Comments: Loss of the polar bear's primary habitat (sea ice) is the primary threat. Sea ice is rapidly diminishing throughout the Arctic, and the best available evidence is that Arctic sea ice will continue to be affected by climate change for the foreseeable future (see USFWS 2008 for extensive discussion).
USFWS (2008) determined that harvest is likely exacerbating the effects of habitat loss in several populations. In addition, polar bear mortality from harvest and negative bear-human interactions may in the future approach unsustainable levels for several populations, especially those experiencing nutritional stress or declining population numbers as a consequence of habitat change. Continued efforts are necessary to ensure that harvest or other forms of removal do not exceed sustainable levels. However, USFWS (2008) concluded that overutilization does not currently threaten the polar bear throughout all or a significant portion of its range.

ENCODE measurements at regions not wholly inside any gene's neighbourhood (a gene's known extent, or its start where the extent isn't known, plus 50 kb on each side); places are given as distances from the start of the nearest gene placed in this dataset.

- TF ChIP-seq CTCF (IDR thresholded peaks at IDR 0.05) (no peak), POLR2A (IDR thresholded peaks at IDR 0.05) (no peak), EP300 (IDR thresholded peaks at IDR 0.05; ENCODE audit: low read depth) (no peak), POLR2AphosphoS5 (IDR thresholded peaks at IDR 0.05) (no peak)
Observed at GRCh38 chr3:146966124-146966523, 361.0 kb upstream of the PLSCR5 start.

USFWS (2008) evaluated the best available scientific information on disease and predation and determined that disease and predation (including intraspecific predation) do not threaten the species throughout all or any significant portion of its range. Potential for disease outbreaks, an increased possibility of pathogen exposure from changed diet or the occurrence of new pathogens that have moved northward with a warming environment, and increased mortality from cannibalism all warrant continued monitoring and may become more significant threat factors in the future for polar bear populations experiencing nutritional stress or declining population numbers.
Industrial development may hinder natural movement, feeding and breeding patterns, and could expose bears to chemical contaminants. Persistent organic pollutants, such as PCBs, may be adversely affected bear immune systems, thyroid function, and reproduction (Siegel and Cummings 2005: Appendix D). However, USFWS (2008) determined that contaminants, ecotourism, and shipping do not threaten the polar bear throughout all or any significant portion of its range. Some of these, particularly contaminants and shipping, may become more significant threats in the future for polar bear populations experiencing declines related to nutritional stress brought on by sea ice and environmental changes.
Low reproductive rate makes this species slow to recover from declines (Stirling 1991).
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